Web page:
Home > Grammar, Oral English > Is it correct to say “the airplane’s wings” in English?

Is it correct to say “the airplane’s wings” in English?

Many of myESLstudents have been confused by whether it’s correct to say something like “the airplane’s wings”.  I tell them them “No, it’s not correct.”  “Why?!” they ask since this is the typical possessive grammatical pattern in English.  The reason that it’s not correct to say “the airplane’s wings” is that in English the meaning of a word is sometimes related to grammatical correctness.   In English, one cannot use the above possessive grammatical construction with nouns that are not alive.  An airplane is not alive.  Therefore, it is not possible to say this.  Only living things, particularly those living things which have a high level of consciousness (such as human beings) may take the <s> possessive in English.

For example, one could perfectly well say something like in example 1:


Example 1 – the man’s car (grammatically correct)


This is perfectly grammatically correct since a man is an example of a human being, which is a living thing with a high level of consciousness.  However, it would not be possible to use the <s> possessive with a car since a car is not a living thing (see example 2 below).


Example 2 – the car’s interior (grammatically incorrect)


Actually, this kind of makes sense if you think about it.  A human can have a notion of possession but a non-living thing cannot have such a notion.  A man can think to himself “this is my car”, but a car would not be able to think “this is my interior”.

The influence of grammar on meaning is not something that happens only in English.  There is sometimes such an influence in Mandarin Chinese as well.  For example, in Mandarin, one can say “zhi” only with animals, so while one can say “yi zhi mao” and “yi zhi gou”, one could not say “yi zhi ren” because “ren” is not an animal.

For non-living things, one does not use a possessive construction but one sometimes uses a part-whole grammatical construction (see example 3).


Example 3 – the interior of the car (grammatically correct)


In example 3, one expresses the fact that the interior is only part of the car with the above construction.  However, for human beings even there is a part-whole relationship, one would still use the <s> possessive as in example 4 below.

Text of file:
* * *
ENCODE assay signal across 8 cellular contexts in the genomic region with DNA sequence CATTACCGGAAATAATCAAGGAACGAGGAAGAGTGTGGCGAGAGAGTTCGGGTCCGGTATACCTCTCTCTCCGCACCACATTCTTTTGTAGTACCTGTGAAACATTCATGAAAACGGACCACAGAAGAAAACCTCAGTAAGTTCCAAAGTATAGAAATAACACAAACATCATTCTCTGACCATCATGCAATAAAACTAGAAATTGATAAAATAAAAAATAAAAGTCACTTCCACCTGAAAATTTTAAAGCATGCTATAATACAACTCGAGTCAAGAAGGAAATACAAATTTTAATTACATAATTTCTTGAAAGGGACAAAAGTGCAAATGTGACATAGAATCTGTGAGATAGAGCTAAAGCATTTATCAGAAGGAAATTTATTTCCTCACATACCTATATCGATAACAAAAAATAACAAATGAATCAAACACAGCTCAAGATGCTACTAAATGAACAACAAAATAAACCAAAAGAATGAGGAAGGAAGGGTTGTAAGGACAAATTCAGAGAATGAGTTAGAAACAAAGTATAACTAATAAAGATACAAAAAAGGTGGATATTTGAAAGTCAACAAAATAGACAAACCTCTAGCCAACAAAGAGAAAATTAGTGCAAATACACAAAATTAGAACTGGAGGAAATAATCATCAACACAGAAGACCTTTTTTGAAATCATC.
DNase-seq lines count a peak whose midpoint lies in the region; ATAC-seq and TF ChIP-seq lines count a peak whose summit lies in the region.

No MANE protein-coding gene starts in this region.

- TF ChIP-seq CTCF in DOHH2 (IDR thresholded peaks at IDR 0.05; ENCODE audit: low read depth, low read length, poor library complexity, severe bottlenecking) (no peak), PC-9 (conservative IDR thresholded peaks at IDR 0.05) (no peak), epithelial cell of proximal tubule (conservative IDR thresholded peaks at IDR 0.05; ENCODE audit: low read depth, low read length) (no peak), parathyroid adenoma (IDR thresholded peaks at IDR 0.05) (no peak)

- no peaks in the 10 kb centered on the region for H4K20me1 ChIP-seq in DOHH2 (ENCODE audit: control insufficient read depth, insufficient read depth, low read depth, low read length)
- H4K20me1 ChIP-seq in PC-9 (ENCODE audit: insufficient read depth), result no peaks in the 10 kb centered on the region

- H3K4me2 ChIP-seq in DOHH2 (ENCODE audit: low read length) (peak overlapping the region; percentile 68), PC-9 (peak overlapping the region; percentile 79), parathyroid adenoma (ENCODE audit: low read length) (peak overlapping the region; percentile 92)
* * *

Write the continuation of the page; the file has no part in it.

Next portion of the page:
Example 4 – the man’s heart (grammatically correct)


Nevertheless, things are not always so clearcut.  There are nouns which refer to living things which have consciousness, but don’t have fully human consciousness.  A dog is a good example of this.  For such living things, they would normally be treated grammatically like people with respect to the above constructions (see examples 5 and 6).


Example 5 – the dog’s tail (grammatically correct)


Example 6 – the tail of the dog (grammatically strange)


I wouldn’t say that example number 6 is totally wrong, but it’s definitely strange.  Example number 5 sounds much more grammatically acceptable to me as a native speaker of English.

Now, let’s take a living thing which is less human-like than a dog and, as far as I know, has a lower level of consciousness such a fly (see examples 7 and 8).


Example 7 – a fly’s wings (grammatically very strange)


Example 8 – the wings of a fly (grammatically correct)


You can see that a fly is treated grammatically more like a non-living thing such as a car than a human being.

Things are a bit more complicated than this, but I think these are the basic principles underlying these two grammatical constructions.  Now, let’s see if you can apply these principles.  Look at the following phrases.  Only one of them will be definitely correct while the other one will be incorrect or sound strange in English.  Choose the correct example.  The answers are written below.


  1. the man’s arm / the arm of the man


  1. the dog’s ears /  the ears of the dog


  1. gas’s price / the price of gas


  1. milk’s cost / the cost of milk




  1. the man’s arm
  2. the dog’s ears
  3. the price of gas
  4. the cost of milk
Categories: Grammar, Oral English
  1. Anonymous
    June 15, 2011 at 9:17 am

    very useful info

  2. ld
    June 23, 2011 at 3:37 pm

    Hi, I think we can say “the gas price” and “the airplane wings” too. right?

    • June 23, 2011 at 7:18 pm


      “the gas price” isn’t correct, but you could say “gas prices” to refer to the price of gas in general. “the airplane wings” doesn’t sound correct to me.


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